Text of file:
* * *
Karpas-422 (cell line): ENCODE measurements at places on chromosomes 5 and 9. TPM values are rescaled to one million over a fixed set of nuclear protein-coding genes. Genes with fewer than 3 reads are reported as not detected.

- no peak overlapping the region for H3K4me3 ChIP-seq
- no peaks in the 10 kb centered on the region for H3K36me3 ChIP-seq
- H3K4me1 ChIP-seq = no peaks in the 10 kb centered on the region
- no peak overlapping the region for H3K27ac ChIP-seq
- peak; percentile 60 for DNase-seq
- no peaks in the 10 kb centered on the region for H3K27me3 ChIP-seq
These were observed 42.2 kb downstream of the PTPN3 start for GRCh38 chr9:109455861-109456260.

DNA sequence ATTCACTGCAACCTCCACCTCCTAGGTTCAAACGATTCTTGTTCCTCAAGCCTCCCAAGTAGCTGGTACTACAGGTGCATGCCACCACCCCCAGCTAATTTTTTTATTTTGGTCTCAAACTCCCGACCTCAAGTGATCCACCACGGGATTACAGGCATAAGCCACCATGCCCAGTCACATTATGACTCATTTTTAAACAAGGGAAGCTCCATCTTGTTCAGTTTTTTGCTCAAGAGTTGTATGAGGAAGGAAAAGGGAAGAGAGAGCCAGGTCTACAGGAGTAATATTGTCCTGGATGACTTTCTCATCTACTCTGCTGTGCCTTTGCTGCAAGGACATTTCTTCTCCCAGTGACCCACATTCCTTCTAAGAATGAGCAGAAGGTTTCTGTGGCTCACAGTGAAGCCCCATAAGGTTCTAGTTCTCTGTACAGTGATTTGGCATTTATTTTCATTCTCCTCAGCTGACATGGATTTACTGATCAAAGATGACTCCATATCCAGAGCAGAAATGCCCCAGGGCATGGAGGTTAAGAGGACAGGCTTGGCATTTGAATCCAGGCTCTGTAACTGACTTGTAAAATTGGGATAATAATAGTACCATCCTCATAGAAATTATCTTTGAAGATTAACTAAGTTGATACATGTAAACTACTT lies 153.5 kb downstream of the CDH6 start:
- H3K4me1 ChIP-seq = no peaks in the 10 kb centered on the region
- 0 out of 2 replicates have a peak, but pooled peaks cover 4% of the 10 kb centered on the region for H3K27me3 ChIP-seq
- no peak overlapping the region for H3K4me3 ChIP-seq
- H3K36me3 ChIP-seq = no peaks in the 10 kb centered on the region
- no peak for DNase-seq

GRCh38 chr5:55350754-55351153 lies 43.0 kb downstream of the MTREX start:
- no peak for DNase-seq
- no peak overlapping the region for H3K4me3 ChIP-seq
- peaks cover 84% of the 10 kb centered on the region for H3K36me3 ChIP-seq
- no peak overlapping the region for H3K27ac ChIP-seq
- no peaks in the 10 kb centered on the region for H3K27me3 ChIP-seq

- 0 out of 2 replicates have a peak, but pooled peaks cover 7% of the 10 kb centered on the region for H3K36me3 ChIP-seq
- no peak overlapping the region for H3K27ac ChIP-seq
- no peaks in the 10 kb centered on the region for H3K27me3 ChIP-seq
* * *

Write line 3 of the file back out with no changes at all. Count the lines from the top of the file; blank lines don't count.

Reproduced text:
- no peaks in the 10 kb centered on the region for H3K36me3 ChIP-seq